Oshakati Next Land Haven

DEPUTY finance minister Natangwe Ithete and the Oshakati town council chief executive officer, Werner Iita, are among the people who could be allocated plots at the northern town if there are no objections by early next month.

According to an aertisement that appeared in New Era yesterday, the Oshakati town council said it intends to sell immovable properties – most of them in Extension 16 and Ekuku – by way of private transaction to about 130 people.

The prices of the plots range from N$27 000 for the cheapest in Ekuku to N$300 000 as the highest in Extension 16.

These prices are far below the average market prices for land at Oshakati where, according a property developer who did not want to be named, a square metre costs about N$625.

This would mean that the plot, measuring 2 153 in Extension 16 which Oshakati town council intends to sell for N$300 000 should be sold for N$1,3 million.

A First National Bank property report released this year ranked Oshakati as one of the towns with highest land price increase in the north.

Talking to The Namibian yesterday, Iita said they intend to sell more than 1 000 plots within the next few months.

He also said Extension 16 is mainly meant for people who can pay for the land within a short period, so that the council can repay the Development Bank of Namibia’s loan.

In addition, Iita said the plots were meant for first-time buyers only and that plots for low-income earners are yet to be made available.

“We were very strict. People who got the plots will have to pay for them within 18 months or else we will take them back,” he said, adding that the value of the properties that should be built on the plots should be more than N$630 000.

Iita admitted that he owns a house in Ongwediva where he stays but insisted that he has been criticised for not staying in Oshakati, a town he manages.

Ithete could buy an 815 square metre plot for N$114 000 if nobody objects to the private sale by 8 June 2015, while Iita, who will receive the objections, could get a plot measuring over 1 700 square metres for N$240 000.

The chairperson of the Namibia Chamber of Commerce and Industry for northern branch, Thomas Iindji, stands to get a 1160 square-metre plot for N$160 000.

Iindji, who owns apartments at the same town, told The Namibian that he also wants land and that his apartments are for commercial purposes.

He said that he wants a place where he can build his own house.

Former radio jockey at the Namibian Broadcasting Corporation’s Oshiwambo service Remind Ekandjo, also known as DJ Remind, is one of the possible beneficiaries of a 1800 sqm plot for about N$250 000.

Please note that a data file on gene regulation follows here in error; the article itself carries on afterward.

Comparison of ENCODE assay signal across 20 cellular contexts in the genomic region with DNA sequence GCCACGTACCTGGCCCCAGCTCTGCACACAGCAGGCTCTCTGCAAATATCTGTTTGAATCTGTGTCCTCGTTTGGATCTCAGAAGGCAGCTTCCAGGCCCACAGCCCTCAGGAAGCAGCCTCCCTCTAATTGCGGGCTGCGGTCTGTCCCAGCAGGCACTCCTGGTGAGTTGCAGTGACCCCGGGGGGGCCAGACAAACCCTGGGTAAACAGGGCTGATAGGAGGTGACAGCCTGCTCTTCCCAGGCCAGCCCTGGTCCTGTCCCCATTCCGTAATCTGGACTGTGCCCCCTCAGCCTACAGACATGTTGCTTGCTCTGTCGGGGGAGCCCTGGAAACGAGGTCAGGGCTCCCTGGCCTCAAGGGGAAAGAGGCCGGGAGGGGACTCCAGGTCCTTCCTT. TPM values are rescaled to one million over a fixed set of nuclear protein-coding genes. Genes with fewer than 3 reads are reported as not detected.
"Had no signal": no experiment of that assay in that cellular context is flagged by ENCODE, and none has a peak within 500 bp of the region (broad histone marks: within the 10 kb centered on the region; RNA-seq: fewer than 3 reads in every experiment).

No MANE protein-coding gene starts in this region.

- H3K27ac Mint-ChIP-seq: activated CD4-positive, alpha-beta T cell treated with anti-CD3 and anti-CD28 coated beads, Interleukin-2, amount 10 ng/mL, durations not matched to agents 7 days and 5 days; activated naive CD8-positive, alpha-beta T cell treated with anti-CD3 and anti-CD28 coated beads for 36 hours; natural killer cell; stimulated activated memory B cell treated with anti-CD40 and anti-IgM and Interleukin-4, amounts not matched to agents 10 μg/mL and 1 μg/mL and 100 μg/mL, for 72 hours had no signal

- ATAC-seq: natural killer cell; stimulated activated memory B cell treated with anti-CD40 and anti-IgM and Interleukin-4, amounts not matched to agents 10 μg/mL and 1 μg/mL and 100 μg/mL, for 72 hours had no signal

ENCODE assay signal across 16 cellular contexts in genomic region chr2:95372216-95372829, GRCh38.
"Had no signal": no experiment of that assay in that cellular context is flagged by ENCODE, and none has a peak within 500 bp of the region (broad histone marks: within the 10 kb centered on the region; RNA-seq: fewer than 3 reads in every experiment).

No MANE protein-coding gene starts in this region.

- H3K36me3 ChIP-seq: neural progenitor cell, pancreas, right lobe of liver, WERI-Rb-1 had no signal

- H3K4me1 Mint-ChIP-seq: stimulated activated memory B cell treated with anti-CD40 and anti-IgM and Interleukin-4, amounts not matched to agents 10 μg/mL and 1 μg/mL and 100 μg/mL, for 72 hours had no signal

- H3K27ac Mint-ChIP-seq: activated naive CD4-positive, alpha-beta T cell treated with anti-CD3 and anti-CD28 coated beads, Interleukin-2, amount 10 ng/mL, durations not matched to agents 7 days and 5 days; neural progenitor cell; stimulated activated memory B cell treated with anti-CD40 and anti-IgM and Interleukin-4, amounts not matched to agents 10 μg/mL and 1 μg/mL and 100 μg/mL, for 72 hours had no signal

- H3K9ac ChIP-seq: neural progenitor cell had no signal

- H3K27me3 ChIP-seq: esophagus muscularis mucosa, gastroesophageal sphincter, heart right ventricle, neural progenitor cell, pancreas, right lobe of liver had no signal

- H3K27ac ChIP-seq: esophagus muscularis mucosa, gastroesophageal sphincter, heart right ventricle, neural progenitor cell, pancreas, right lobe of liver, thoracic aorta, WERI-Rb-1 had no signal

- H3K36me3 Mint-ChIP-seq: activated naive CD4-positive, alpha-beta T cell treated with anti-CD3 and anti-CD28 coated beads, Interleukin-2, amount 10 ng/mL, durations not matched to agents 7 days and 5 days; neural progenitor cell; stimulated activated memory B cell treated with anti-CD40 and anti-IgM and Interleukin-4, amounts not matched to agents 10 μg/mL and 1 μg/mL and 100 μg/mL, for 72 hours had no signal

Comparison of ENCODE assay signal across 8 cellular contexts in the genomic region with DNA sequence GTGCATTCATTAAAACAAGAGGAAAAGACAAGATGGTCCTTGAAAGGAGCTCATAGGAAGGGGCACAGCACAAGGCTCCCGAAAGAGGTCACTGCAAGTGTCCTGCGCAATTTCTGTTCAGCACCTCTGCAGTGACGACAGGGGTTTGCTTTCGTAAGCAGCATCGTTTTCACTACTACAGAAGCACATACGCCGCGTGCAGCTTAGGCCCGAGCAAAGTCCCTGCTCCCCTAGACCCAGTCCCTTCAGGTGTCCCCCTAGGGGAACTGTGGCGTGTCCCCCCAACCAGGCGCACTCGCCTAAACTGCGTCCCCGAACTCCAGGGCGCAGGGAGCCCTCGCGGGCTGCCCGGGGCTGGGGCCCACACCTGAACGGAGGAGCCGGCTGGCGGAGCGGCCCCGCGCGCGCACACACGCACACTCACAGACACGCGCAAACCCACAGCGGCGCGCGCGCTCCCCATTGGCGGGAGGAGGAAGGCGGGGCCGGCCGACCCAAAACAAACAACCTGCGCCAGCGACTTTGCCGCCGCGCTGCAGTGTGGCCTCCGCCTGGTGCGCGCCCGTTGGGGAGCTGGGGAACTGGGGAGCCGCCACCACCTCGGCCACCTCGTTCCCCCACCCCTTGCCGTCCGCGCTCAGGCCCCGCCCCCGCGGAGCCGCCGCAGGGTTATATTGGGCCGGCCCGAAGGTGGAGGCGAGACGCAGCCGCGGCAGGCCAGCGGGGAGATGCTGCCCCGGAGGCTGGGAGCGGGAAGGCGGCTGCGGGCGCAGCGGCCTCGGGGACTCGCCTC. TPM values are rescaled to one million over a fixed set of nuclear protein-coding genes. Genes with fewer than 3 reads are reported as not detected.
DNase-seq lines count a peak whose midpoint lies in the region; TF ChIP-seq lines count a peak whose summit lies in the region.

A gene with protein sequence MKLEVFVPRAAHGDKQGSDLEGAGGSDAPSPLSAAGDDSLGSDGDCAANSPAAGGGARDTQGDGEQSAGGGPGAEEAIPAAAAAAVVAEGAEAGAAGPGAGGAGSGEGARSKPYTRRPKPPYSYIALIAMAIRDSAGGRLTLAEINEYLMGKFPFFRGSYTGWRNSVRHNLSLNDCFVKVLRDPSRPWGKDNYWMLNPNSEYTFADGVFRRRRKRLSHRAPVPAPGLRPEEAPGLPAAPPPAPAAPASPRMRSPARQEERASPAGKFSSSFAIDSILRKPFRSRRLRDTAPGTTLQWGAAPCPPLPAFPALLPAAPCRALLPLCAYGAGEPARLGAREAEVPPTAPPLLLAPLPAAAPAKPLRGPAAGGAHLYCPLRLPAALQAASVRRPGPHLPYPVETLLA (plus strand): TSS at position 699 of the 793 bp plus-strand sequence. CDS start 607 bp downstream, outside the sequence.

Another possible lucky applicant is former world boxing champion Paulus ‘The Rock’ Ambunda, whose name has been linked to a 1 200 square metre plot worth N$170 000.

Ambunda will be a neighbour to prominent businessman David Sheehama of Kambwa Trading, who is also lined to a plot measuring around 1 500 square metres for N$200 000.

A deputy director in the ministry of urban and rural development, Karl Ndoroma, wants to buy a plot measuring 850 square metres for around N$120 000, while Indileni Iipinge, a member of the Swapo Youth League has his eyes set on 1 160 square metre plots that will cost him N$160 000.

Iipinge is a site agent for the National Housing Enterprise.

Attorney general Sacky Shanghala’s brother, Vendelinus, could lay his hands on a 1 200 square metre plot for N$170 000, with Darrlitha Nghaamwa, a manager at the Oshakati town council, hoping to bag a plot measuring 1 200 square-metre for N$170 000.

Nghaamwa’s colleague Lydia Hilumbwa, an environmental health officer at Oshakati town, is likely to get a 1 200 square metre plot for N$170 000.

Vendelinus told The Namibian yesterday that he applied for land a long time ago and that he is happy that he could finally own a place he calls his own.

More than 2 500 youths submitted their applications for land at Oshakati in February this year after the Affirmative Repositioning called on land mass applications.

George Kambala, a member of the Affirmative Repositioning, criticised the Oshakati town council yesterday, calling the move a demonstration of greed.

“This shows how they are highly intoxicated with corruption and elitism. It seems common sense is in short supply at the Oshakati town council if they cannot even respond to youths who have procedurally applied for land,” he told The Namibian.

Kambala said young people in Namibia are deprived of land while the same town is accepting applications from people who already own properties.

He urged the minister of urban and rural development Sophia Shaningwa to act against the allocation of land to the well connected who already own properties.

Shaningwa has been naming and shaming local authorities such as Windhoek and Okahandja for being greedy.

Source : The Namibian